Last week introduced a giant wrench into our heroes’ plans as Tom Neville (Giancarlo Esposito) swapped sides to join the rebels against Monroe (David Lyons). So how does this uneasy alliance fare?
Let’s bitch it out…
As always let’s discuss the pros, cons and mehs…
- Episode title: If nothing else ‘The Love Boat’ makes me smile, though this episode does nothing else to evoke joy in any way
- Miles’ (Billy Burke) bad behaviour…initially: At first there’s a juicy moral quandary at work as Miles becomes the cold, dispassionate, killer he was when he worked for Monroe. It’s an interesting direction to take the character since this is more or less a show populated by goody two-shoes and suggests that the show is ready to delve beyond surface-deep charaterizations. Unfortunately…
- Miles’ cop-out: …Revolution can’t even keep up the guise that Miles will remain conflicted for more than half an episode. As soon as Charlie (Tracy Spiridakos) – the annoying wonderchild – decides to free Dr. Camp (Timothy Busfield), Miles switches back into good-guy, Han Solo action figure mode and we’re right back to where we started. I’m not suggesting it would have been fun to watch Burke struggle to actually act by dragging out his character’s struggle for a few episodes, but this feels like the character development equivalent of a procedural case of the week: what happens if Miles reverts to being a killer? Don’t worry, we’ll resolve it before the end of the hour! It’s another symptom of how safe the level of storytelling remains on this show, even as they’ve tried to introduce more complex themes and plots
- Tom vs Miles: Last week I hoped that pitting Tom Neville against Miles would produce all kinds of fun drama, but ‘The Love Boat’ demonstrates that the writers simply don’t know how to make this relationship interesting anymore. Compared to the ongoing animosity between Revenge‘s Emily and Victoria, this feels like a neutered version of a familiar story: there’s simply nothing fresh in having these men threaten to kill each other and point guns at each other over and over and over again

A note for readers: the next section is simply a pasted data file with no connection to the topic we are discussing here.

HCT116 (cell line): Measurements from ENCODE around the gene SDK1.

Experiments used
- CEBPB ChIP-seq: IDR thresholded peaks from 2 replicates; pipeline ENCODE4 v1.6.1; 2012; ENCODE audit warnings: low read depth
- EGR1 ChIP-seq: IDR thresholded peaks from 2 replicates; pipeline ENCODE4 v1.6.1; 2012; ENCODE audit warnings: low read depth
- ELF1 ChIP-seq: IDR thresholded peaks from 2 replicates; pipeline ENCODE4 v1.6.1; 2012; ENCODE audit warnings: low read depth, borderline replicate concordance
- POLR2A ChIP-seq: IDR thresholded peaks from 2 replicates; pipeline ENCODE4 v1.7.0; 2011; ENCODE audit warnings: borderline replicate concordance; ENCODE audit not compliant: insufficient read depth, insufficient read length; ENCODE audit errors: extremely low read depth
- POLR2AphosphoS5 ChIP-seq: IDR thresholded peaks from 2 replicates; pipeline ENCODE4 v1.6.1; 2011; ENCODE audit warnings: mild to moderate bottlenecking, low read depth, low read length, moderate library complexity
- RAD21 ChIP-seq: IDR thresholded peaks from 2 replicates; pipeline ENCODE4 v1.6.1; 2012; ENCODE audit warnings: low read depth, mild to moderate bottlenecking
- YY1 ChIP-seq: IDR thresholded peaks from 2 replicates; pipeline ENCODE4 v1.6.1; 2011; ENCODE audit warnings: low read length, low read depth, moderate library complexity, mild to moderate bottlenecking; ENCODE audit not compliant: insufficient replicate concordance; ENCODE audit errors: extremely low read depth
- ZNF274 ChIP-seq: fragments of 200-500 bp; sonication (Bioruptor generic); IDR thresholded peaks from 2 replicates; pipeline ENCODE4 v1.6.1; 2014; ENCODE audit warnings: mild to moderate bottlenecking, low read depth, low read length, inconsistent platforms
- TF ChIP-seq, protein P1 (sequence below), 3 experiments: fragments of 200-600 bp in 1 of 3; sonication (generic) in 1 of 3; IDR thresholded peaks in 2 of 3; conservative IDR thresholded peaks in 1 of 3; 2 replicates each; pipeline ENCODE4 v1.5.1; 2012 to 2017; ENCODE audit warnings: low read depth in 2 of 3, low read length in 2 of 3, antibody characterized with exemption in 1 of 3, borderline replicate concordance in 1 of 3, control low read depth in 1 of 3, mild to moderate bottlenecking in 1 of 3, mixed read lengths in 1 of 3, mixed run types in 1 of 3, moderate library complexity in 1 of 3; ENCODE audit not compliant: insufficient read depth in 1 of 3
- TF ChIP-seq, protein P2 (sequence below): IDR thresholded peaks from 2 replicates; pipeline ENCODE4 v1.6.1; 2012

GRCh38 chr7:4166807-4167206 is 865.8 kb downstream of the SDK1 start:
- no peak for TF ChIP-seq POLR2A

- Cliffhangers: Revolution is the king of introducing intriguing cliffhangers that are resolved within the first two minutes of the next episode, or they’re resolved in the most rote, boring manner possible (take, for example, the point above or the resolution of the helicopter fight in the first episode back after the break). This week we once again have dangling threads surrounding Aaron’s (Zak Orth) role in the lights going out, as well as some ridiculous entity emerging at The Tower to threaten Grace (Maria Howell…whom I’d completely forgotten about). At this point in the season, though, it’s just business as usual to end on this note because the series has done this so many times in only sixteen episodes. The cliffhangers simply don’t carry the same weight they once did
- Rachel (Elizabeth Mitchell) breaks her leg: Because of course she does. Ugh. Also, people who haven’t eaten in four days look like sh*t, not like movie stars. Dear make-up department: thanks for not giving a crap about your jobs
~ (On The Fence)
- Nora (Daniella Alonso) getting nekkid: I mean, the chemistry between Nora and Miles has always been there, but it certainly hasn’t been addressed for at least five or six episodes. Why, after so long, does she randomly turn into a Maxim-like sexpot? Who knows?! It’s as though the writers realized that they hadn’t had any gratuitous female nudity and/or sex in a good long time and decided to throw this in
- Rachel (when Aaron refuses to leave her): “You walked out on your wife. Why is so hard to leave me?” Meow!
What did you think of ‘The Love Boat’? Do you wish that Miles’ struggle lasted a little while longer? Do you still enjoy the Miles vs Neville storylines or have you had enough? Did anyone else get a Doom feeling when the elevator door opened on a terrified Grace? And how does the militia guard’s statement that he can’t engage Miles (despite Miles not even seeing them or being armed) make any sense? Sound off below
Revolution airs Mondays at 10pm EST on NBC